EV skills gap to rip open in 2026?

Published:  10 November, 2021

The IMI is predicting that there will be a 35,700 shortfall of EV-qualified technicians by 2030, with 2026 marking the point at which the skills gap will become very apparent, according to a new study from the organisation.

Using the SMMT upper scenario on EV adoption, the IMI has predicted that the number of TechSafe qualified technicians required by 2030 is 90,000. In 2020 there were 15,400 qualified. Based on current trends, there could be a shortfall of 35,700 qualified technicians by 2030.The forecast also specifies that the gap could occur as early as 2026.

As a result, the IMI is reiterating its appeal to the government for a funding commitment on EV skills training. The organisation believes a £15m boost would make a significant contribution towards training for up to 75,000 technicians. The government already committed £1.9bn for charging infrastructure in the 2020 Spending Review to support the transition to zero emission vehicles.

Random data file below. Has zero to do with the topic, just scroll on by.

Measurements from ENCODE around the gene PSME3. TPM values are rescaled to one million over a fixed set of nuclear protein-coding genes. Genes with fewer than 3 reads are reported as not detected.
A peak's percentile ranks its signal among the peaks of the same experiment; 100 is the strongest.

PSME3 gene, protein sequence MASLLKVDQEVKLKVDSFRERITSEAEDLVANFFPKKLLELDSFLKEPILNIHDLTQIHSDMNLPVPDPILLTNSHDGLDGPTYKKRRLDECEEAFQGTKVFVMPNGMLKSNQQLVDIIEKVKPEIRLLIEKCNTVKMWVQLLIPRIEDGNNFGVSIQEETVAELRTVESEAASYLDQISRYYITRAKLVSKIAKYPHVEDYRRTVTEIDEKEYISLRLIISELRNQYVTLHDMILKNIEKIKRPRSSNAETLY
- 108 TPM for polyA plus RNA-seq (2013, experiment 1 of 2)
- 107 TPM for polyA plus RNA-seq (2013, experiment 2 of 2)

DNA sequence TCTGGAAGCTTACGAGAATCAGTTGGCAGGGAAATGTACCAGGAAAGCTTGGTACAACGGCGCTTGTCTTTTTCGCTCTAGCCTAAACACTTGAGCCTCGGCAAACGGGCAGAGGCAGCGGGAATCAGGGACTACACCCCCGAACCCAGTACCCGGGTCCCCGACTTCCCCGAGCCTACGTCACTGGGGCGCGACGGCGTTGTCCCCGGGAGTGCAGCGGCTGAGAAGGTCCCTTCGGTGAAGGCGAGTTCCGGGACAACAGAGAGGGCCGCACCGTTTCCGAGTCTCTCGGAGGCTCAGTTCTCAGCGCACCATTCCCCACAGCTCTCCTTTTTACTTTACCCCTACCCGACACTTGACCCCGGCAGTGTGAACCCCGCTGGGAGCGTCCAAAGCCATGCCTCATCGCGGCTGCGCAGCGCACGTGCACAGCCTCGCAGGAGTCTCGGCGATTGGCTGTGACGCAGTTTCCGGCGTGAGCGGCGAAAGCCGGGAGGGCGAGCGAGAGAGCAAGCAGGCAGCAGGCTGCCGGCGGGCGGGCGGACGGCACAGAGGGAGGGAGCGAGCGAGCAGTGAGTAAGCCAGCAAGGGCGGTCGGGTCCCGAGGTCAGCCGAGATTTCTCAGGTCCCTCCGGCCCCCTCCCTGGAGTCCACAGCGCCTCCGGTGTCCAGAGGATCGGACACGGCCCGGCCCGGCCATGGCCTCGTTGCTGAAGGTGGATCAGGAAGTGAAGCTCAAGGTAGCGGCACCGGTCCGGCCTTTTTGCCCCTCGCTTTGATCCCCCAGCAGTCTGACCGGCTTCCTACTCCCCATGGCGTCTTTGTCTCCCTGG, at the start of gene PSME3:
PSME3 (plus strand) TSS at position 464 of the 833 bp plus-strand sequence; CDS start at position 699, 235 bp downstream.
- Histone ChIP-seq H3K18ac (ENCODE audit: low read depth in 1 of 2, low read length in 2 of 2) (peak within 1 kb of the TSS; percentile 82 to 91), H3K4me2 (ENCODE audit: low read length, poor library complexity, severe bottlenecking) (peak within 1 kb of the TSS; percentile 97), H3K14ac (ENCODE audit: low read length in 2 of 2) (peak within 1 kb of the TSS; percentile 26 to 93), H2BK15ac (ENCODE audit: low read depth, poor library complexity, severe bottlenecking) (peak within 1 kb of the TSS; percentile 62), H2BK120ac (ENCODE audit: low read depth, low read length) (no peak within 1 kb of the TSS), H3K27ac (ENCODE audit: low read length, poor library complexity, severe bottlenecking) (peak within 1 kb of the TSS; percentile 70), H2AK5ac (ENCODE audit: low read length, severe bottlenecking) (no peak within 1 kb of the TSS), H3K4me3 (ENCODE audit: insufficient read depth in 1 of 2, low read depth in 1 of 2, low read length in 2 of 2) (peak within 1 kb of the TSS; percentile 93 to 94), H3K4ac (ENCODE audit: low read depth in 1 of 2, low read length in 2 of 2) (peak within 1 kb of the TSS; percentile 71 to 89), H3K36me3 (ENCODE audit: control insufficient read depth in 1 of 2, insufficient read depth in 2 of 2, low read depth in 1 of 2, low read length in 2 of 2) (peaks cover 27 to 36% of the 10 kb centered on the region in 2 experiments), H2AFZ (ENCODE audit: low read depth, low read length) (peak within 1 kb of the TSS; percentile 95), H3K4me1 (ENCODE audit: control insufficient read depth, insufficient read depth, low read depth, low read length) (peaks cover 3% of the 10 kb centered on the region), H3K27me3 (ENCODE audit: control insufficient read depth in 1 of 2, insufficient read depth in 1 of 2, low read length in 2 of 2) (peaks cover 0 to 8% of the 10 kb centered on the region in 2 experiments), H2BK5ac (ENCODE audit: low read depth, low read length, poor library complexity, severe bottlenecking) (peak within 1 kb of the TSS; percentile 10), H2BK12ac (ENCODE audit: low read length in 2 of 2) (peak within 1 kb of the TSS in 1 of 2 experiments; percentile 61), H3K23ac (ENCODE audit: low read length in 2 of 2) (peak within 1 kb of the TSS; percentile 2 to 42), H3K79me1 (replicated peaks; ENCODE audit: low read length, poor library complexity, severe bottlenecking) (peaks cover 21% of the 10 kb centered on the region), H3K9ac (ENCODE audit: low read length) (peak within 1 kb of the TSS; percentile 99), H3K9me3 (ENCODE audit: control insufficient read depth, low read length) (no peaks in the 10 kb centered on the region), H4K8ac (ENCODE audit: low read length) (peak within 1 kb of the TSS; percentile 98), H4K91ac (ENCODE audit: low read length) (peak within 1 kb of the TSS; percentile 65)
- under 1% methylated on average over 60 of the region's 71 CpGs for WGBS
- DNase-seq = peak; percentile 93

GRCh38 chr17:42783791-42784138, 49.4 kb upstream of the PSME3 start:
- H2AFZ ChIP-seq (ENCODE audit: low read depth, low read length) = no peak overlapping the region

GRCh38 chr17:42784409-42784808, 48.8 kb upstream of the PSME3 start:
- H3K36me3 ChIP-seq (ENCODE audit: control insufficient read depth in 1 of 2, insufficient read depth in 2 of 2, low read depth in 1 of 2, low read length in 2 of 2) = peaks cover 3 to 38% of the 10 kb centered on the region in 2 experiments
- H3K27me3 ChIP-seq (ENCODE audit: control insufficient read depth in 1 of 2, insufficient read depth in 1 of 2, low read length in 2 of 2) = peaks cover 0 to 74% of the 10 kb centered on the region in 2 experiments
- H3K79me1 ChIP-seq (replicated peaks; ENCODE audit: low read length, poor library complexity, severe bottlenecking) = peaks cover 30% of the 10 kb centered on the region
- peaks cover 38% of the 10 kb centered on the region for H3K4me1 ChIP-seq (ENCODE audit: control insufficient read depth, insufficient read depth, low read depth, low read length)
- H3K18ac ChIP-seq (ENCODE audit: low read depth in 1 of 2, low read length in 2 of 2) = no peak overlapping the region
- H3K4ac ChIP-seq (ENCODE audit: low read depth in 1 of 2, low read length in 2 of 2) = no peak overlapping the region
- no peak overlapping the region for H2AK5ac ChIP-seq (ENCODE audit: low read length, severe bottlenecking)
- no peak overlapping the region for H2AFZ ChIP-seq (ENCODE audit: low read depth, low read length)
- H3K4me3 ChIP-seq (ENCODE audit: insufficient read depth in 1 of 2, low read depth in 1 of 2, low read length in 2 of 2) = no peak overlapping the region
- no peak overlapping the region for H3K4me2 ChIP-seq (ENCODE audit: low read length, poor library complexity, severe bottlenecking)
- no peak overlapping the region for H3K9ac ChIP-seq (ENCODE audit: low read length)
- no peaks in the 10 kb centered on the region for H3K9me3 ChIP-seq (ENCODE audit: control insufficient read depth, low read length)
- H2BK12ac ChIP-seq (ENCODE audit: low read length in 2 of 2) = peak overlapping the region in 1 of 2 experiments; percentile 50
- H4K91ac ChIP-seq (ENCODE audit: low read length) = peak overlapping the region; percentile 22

IMI CEO Steve Nash commented: “The current gaping chasm in EV skills not only presents a safety threat for those who may risk working on high voltage vehicle systems without appropriate training and qualifications; it also means the premium on skills could add to costs for motorists, creating another, unnecessary deterrent to the switch to EV”, concluded Steve Nash.

“The government wants the adoption of EV to continue at a pace – the investment in EV charging needs to be matched by an investment in EV skills training to help employers ensure the workforce is EV-ready and electrified motoring doesn’t come at a premium.”

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